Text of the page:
Sandwich - with one bad bun? - Posted by Bo (GA)

Posted by Johnh(NH) on January 05, 1999 at 09:11:38:

Bo, you’re close. File a Memorandom of Option. This puts a cloud on the title because you are stating you have a legal interest in the property (it will not trigger the DOS). Lenders will avoid/question using the property as collateral for a loan. In any case, if you have an iron-clad option on a property that is over-mortgaged, that’s the seller’s problem, not yours.
If you’re worried the seller can’t close because of sickness, death, etc, have him place the necessary documents and instructions in escrow, which will be processed when you exercise your option regardless of the seller’s current condition.

Sandwich - with one bad bun? - Posted by Bo (GA)

Posted by Bo (GA) on January 05, 1999 at 08:34:40:

I have done a number of leases (with purchase options) on properties I own, so I am fairly familiar with the concept. Now I am about to get in to my first sandwich lease with purchase option, and I wondered if anybody has had any experience in these areas that they could share with me:

  1. When I lease with an option to purchase (being the middleman), how can get maximum protection for my purchase option, i.e. make sure that the seller will be able to close when my purchase option is exercised?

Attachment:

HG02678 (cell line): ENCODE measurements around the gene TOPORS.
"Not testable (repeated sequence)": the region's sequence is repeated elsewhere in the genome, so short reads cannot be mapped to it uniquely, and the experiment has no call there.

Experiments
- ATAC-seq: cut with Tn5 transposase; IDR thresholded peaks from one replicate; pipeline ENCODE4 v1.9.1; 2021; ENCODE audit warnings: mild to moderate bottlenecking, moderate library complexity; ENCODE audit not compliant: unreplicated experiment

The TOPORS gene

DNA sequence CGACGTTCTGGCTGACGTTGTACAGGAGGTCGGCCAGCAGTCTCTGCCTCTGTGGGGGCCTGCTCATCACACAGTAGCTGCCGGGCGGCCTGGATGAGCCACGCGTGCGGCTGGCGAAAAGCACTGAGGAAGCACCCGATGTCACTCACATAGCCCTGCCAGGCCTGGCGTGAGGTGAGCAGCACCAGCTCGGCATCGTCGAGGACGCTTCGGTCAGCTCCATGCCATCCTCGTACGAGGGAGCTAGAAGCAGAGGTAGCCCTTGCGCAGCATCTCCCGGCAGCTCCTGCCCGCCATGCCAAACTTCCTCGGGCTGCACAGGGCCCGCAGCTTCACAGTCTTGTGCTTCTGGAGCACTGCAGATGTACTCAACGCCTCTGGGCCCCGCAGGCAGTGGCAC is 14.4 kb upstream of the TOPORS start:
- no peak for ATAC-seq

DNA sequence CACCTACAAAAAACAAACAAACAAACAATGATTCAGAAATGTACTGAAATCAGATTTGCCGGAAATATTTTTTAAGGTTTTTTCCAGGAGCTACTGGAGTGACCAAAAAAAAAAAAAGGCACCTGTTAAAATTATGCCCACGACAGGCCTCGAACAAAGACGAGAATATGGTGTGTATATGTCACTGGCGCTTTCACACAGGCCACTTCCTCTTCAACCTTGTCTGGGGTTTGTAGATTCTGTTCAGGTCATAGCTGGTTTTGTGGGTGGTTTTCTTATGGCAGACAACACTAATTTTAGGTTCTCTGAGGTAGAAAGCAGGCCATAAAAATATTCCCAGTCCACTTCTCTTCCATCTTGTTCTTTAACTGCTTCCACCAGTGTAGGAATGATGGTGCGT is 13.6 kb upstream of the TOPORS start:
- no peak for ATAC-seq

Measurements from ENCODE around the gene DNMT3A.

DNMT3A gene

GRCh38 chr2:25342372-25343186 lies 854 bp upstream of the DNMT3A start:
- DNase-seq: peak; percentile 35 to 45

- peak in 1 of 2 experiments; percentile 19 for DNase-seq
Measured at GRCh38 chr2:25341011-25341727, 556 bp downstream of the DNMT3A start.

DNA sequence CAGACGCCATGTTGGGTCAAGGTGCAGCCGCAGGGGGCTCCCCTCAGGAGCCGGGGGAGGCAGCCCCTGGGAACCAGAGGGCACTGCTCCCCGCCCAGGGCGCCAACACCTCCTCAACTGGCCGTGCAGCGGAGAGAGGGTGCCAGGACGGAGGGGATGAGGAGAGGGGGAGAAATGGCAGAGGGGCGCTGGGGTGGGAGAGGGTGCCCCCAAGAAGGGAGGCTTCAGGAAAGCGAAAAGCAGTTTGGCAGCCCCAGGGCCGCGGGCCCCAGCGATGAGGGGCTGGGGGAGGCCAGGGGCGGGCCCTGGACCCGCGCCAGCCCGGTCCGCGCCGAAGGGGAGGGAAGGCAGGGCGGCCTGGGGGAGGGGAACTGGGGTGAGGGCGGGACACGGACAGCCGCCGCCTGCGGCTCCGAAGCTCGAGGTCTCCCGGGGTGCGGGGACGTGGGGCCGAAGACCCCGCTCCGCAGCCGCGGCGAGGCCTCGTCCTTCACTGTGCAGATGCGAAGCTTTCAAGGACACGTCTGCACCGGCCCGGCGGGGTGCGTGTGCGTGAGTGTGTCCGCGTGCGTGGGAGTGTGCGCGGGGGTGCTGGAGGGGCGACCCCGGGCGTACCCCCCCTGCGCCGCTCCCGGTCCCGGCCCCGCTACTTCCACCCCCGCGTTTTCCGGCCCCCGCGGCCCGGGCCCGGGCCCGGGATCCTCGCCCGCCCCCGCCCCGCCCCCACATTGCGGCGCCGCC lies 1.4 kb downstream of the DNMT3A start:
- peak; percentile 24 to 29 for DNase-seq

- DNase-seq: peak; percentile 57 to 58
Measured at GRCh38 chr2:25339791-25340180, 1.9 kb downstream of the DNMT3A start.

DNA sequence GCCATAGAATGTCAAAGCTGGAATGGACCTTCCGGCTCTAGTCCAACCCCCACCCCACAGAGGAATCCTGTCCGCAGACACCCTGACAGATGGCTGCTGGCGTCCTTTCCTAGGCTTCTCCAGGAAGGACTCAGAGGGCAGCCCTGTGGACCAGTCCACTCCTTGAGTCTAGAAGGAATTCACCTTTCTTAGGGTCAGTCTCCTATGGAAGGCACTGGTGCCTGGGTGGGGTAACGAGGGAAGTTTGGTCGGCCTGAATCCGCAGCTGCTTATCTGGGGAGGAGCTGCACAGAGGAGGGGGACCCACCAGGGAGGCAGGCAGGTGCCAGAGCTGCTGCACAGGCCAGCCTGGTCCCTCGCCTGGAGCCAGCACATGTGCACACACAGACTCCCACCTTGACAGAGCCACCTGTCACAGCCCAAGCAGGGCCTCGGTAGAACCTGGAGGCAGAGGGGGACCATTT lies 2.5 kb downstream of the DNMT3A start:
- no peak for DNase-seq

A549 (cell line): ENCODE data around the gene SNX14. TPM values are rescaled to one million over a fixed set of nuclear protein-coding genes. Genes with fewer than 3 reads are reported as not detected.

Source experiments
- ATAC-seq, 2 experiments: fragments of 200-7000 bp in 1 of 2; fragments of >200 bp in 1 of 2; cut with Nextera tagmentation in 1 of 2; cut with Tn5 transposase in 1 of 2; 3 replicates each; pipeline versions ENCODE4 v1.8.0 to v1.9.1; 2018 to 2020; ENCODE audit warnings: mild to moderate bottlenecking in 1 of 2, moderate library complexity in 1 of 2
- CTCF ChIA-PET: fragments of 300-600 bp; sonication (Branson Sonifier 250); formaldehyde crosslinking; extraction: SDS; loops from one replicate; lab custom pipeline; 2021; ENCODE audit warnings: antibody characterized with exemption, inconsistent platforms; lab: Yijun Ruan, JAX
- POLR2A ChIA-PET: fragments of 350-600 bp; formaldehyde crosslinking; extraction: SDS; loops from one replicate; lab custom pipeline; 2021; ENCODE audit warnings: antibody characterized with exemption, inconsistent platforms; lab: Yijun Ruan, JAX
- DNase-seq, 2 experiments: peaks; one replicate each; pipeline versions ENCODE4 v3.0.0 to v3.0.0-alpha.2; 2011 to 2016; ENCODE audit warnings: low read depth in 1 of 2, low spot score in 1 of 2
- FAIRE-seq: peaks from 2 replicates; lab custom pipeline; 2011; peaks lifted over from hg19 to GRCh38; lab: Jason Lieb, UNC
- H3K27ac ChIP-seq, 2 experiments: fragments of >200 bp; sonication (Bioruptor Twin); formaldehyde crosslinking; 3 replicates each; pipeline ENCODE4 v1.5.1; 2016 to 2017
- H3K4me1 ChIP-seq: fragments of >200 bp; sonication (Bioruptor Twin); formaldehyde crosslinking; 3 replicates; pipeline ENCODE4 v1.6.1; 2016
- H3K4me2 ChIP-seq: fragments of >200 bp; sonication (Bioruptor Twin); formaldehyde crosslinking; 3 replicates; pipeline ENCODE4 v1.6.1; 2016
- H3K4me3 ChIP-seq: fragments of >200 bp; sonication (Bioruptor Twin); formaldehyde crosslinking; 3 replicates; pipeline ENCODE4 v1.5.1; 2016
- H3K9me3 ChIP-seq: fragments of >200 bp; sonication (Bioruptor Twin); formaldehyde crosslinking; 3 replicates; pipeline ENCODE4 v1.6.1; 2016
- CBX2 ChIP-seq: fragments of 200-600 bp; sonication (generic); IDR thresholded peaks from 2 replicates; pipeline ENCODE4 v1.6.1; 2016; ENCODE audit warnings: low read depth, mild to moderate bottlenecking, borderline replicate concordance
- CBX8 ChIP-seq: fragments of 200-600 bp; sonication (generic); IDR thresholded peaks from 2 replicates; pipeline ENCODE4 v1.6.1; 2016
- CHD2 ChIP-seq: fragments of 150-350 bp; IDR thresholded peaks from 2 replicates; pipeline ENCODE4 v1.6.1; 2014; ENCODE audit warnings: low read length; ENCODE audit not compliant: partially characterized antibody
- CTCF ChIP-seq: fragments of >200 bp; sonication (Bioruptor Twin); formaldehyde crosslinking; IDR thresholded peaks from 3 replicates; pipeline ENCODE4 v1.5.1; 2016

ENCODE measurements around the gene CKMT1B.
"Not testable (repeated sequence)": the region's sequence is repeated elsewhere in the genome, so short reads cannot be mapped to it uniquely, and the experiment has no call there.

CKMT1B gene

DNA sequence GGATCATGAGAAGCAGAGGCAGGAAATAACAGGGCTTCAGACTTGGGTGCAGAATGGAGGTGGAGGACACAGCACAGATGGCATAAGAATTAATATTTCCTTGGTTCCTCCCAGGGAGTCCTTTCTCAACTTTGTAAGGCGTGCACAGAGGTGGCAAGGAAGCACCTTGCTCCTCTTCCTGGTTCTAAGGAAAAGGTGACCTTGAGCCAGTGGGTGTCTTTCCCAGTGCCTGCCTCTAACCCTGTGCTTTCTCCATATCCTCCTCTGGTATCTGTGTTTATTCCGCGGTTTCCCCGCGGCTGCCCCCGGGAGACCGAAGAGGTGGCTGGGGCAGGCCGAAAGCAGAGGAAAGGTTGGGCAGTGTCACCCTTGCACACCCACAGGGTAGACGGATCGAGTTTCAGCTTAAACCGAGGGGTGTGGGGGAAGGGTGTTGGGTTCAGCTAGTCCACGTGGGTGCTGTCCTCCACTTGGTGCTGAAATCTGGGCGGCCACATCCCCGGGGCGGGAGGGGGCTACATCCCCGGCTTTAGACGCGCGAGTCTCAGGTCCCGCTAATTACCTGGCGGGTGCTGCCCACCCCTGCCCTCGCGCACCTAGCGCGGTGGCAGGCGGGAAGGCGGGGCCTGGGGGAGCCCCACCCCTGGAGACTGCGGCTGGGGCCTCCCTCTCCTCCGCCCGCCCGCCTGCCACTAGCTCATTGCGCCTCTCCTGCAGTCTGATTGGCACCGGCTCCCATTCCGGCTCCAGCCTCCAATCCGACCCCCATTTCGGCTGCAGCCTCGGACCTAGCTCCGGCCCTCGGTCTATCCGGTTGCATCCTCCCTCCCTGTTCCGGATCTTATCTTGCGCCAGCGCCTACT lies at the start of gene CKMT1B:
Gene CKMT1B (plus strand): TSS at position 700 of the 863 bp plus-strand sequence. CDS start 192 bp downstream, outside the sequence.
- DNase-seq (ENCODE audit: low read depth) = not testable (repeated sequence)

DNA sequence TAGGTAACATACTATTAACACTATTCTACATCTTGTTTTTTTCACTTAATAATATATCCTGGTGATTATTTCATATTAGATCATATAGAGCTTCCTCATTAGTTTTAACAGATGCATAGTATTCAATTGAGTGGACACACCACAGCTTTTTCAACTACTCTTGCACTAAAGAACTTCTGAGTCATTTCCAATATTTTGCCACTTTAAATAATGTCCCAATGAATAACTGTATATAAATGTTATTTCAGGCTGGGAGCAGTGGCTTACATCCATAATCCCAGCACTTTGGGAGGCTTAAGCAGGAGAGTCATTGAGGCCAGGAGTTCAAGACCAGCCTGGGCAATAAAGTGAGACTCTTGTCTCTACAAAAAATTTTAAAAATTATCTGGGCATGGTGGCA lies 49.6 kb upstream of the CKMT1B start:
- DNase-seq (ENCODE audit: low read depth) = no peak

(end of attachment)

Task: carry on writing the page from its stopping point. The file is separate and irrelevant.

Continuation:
2. One potential reason for the seller not being able to close could be that the seller has encumbered the property to the point where the money receieved when the lease option is exercised does not cover the seller’s note(s). Any idea how to prevent a second mortgage to be taken out? Of course, filing the purchase option as a lien would probably scare off potential new lenders, but could also trigger a DOS, however unlikely that may be. Any other ideas?

  3. Finally, even if everything is sewn up as tight as humanly possible, there could still be a nuber of reasons why the seller would not be able to close (illness, death, moved out of town/country, etc.). Has anybody had any experience with what would happen in that case? I can only imagine what my buyer will say/do if after paying a premium for the privilege of having a purchase option, but in the end not being able to buy. Is slugging it out in court the only recourse?

Your insight will be most helpful.

Bo (GA)

Re: Sandwich - with one bad bun? - Posted by Bo (GA)

Posted by Bo (GA) on January 05, 1999 at 20:41:52:

Thanks for the info. It will definitely help me.


Performance Mortgage - Posted by JPiper

Posted by JPiper on January 05, 1999 at 11:05:55:

Recording a performance mortgage (a 2nd securing your option) will handle all of your potential problems. If the seller doesn’t perform, doesn’t show up to perform,etc. you simply foreclose with your performance mortgage.

If the seller tries to overencumber the property, his lien will be recorded AFTER yours. When you foreclose it will be wiped out.

Naturally executing on this performance mortgage is a last resort. Having deeds held in escrow, having the payments made to a third party, or perhaps have a recorded option or memorandum are all good too. But the performance mortgage is what gives your agreement teeth.

You can get a performance mortgage from Bill Bronchick’s course “How To Be Your Own RE Lawyer”.